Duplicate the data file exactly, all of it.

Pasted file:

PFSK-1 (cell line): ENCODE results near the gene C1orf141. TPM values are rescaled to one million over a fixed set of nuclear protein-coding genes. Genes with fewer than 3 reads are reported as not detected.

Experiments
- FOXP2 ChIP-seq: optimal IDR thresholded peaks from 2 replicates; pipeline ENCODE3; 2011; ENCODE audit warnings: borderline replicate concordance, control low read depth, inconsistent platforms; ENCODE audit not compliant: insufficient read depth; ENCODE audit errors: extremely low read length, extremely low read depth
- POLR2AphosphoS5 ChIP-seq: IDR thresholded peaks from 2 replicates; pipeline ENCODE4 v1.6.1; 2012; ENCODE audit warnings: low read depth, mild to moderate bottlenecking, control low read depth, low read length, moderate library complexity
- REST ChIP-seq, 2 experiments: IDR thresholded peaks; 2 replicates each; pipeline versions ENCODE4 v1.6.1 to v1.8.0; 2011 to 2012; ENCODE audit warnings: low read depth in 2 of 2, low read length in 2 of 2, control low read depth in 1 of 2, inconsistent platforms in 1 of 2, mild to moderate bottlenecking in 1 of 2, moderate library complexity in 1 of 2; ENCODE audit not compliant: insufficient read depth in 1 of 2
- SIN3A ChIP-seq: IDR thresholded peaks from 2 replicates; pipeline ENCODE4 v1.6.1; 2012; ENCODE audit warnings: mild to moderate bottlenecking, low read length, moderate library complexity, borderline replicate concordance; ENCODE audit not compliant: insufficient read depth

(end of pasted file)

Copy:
PFSK-1 (cell line): ENCODE results near the gene C1orf141. TPM values are rescaled to one million over a fixed set of nuclear protein-coding genes. Genes with fewer than 3 reads are reported as not detected.

Experiments
- FOXP2 ChIP-seq: optimal IDR thresholded peaks from 2 replicates; pipeline ENCODE3; 2011; ENCODE audit warnings: borderline replicate concordance, control low read depth, inconsistent platforms; ENCODE audit not compliant: insufficient read depth; ENCODE audit errors: extremely low read length, extremely low read depth
- POLR2AphosphoS5 ChIP-seq: IDR thresholded peaks from 2 replicates; pipeline ENCODE4 v1.6.1; 2012; ENCODE audit warnings: low read depth, mild to moderate bottlenecking, control low read depth, low read length, moderate library complexity
- REST ChIP-seq, 2 experiments: IDR thresholded peaks; 2 replicates each; pipeline versions ENCODE4 v1.6.1 to v1.8.0; 2011 to 2012; ENCODE audit warnings: low read depth in 2 of 2, low read length in 2 of 2, control low read depth in 1 of 2, inconsistent platforms in 1 of 2, mild to moderate bottlenecking in 1 of 2, moderate library complexity in 1 of 2; ENCODE audit not compliant: insufficient read depth in 1 of 2
- SIN3A ChIP-seq: IDR thresholded peaks from 2 replicates; pipeline ENCODE4 v1.6.1; 2012; ENCODE audit warnings: mild to moderate bottlenecking, low read length, moderate library complexity, borderline replicate concordance; ENCODE audit not compliant: insufficient read depth